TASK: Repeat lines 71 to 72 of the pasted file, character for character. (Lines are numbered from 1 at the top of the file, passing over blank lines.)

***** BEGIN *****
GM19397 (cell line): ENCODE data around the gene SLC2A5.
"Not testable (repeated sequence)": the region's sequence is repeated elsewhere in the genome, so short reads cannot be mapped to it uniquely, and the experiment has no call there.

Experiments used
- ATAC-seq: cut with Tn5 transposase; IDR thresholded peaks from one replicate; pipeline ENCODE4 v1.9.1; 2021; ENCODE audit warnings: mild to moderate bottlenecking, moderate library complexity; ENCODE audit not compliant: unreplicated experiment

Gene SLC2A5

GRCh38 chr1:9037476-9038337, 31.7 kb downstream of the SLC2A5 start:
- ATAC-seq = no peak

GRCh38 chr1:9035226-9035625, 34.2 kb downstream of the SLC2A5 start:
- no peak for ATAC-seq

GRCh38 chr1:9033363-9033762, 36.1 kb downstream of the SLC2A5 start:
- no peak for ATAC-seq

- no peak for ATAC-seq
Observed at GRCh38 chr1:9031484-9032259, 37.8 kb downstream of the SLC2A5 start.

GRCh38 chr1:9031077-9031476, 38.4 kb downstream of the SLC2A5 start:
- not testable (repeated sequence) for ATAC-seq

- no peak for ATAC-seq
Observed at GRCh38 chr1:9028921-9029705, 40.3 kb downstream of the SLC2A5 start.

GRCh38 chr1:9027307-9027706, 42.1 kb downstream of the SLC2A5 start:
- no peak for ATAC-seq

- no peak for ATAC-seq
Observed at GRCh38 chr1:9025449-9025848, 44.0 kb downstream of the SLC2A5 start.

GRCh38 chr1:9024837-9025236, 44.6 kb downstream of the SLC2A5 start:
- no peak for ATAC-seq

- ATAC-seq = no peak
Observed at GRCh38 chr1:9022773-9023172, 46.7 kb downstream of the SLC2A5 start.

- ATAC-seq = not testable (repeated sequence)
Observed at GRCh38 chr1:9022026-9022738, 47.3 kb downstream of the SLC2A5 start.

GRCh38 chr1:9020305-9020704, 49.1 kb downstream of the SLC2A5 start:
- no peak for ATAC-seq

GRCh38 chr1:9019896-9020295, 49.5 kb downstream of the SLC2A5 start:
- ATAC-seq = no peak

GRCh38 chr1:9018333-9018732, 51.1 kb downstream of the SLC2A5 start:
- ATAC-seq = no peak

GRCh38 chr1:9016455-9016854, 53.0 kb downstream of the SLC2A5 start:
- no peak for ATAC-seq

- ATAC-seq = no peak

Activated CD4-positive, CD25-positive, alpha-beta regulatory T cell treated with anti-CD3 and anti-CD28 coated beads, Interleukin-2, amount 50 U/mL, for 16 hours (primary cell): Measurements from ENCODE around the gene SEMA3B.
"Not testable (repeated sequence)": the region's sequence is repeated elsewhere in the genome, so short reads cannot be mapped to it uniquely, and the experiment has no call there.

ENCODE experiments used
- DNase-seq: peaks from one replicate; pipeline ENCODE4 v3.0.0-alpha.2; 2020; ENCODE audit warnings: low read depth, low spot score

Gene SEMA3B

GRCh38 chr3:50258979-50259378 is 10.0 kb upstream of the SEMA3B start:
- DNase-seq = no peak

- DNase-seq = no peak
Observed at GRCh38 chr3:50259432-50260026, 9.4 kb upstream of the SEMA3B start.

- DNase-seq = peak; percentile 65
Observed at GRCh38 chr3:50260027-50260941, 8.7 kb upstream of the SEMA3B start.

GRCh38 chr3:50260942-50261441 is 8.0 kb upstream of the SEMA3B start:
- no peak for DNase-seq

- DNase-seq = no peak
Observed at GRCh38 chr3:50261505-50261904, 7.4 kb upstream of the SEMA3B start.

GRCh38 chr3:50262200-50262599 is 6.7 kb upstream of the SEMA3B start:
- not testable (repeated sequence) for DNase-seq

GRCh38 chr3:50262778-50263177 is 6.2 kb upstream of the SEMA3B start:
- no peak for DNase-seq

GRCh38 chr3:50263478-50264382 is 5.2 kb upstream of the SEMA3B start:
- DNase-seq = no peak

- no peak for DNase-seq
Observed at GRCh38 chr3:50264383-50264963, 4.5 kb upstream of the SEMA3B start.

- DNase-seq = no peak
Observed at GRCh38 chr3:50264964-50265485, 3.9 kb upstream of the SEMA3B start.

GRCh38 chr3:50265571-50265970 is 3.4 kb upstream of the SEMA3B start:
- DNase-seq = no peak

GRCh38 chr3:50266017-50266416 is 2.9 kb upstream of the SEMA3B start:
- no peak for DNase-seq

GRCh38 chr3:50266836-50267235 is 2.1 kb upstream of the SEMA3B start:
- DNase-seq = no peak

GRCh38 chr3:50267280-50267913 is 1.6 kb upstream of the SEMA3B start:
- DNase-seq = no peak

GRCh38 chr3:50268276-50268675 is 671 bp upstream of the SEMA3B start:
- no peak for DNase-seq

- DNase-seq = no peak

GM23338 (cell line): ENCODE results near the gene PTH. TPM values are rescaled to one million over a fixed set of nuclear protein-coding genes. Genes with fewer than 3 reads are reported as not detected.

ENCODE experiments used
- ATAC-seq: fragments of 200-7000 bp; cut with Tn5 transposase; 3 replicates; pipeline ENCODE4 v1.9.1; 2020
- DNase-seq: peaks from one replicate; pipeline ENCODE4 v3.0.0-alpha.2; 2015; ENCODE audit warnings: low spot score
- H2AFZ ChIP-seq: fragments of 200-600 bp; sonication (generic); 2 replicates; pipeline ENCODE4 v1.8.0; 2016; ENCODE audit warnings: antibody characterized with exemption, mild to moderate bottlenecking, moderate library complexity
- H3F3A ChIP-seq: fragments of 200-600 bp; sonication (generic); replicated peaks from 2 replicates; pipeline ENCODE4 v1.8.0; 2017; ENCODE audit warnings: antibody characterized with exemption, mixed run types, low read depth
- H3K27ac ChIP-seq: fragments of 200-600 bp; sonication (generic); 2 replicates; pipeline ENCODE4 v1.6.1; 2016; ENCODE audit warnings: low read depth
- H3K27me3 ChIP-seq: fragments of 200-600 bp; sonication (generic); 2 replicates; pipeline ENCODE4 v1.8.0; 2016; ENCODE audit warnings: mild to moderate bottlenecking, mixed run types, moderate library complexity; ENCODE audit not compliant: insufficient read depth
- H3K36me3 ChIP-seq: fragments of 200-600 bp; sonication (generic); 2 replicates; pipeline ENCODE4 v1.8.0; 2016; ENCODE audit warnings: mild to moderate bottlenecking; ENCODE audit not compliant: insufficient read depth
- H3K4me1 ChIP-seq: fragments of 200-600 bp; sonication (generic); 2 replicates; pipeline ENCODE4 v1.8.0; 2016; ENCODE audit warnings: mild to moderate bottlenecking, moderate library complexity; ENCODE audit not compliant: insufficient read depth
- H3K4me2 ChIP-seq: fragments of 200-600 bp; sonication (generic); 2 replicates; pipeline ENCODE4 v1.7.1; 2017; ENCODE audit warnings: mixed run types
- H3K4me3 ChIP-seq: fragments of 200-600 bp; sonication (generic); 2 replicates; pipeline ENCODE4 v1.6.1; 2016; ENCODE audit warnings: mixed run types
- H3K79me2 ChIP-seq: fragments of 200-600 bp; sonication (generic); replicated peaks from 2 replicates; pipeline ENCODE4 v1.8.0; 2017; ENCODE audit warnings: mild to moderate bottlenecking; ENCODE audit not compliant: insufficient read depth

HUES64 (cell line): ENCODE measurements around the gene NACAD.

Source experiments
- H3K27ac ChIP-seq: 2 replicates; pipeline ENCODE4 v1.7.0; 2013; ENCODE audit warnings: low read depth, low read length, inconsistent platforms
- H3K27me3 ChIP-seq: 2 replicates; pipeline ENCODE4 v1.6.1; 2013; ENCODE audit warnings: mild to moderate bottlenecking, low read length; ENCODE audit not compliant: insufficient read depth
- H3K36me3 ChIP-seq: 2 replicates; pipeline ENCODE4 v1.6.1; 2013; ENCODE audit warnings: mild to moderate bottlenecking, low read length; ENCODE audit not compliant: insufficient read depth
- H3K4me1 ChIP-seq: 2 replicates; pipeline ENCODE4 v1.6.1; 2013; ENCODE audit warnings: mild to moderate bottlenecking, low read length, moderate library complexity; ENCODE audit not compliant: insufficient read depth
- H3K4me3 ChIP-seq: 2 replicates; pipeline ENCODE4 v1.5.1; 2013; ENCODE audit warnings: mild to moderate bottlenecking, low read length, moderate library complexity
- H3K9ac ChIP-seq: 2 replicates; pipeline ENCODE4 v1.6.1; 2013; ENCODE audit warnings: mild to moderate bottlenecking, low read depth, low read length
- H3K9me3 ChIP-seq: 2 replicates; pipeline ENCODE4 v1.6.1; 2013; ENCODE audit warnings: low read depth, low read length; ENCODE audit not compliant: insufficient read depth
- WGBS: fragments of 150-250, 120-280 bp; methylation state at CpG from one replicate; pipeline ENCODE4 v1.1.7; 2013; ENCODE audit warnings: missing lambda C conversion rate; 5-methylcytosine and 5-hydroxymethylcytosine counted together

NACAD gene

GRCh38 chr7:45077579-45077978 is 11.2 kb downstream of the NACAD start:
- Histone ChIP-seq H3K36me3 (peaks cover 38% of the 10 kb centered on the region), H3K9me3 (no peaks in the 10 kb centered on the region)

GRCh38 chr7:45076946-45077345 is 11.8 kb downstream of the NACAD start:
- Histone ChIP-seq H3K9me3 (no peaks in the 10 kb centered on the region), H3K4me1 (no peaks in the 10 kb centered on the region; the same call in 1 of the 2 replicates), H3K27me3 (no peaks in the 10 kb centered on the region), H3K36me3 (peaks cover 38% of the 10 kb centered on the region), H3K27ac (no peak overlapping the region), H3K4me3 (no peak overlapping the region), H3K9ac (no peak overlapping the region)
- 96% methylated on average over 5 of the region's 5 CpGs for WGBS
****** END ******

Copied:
- no peak for DNase-seq

- DNase-seq = no peak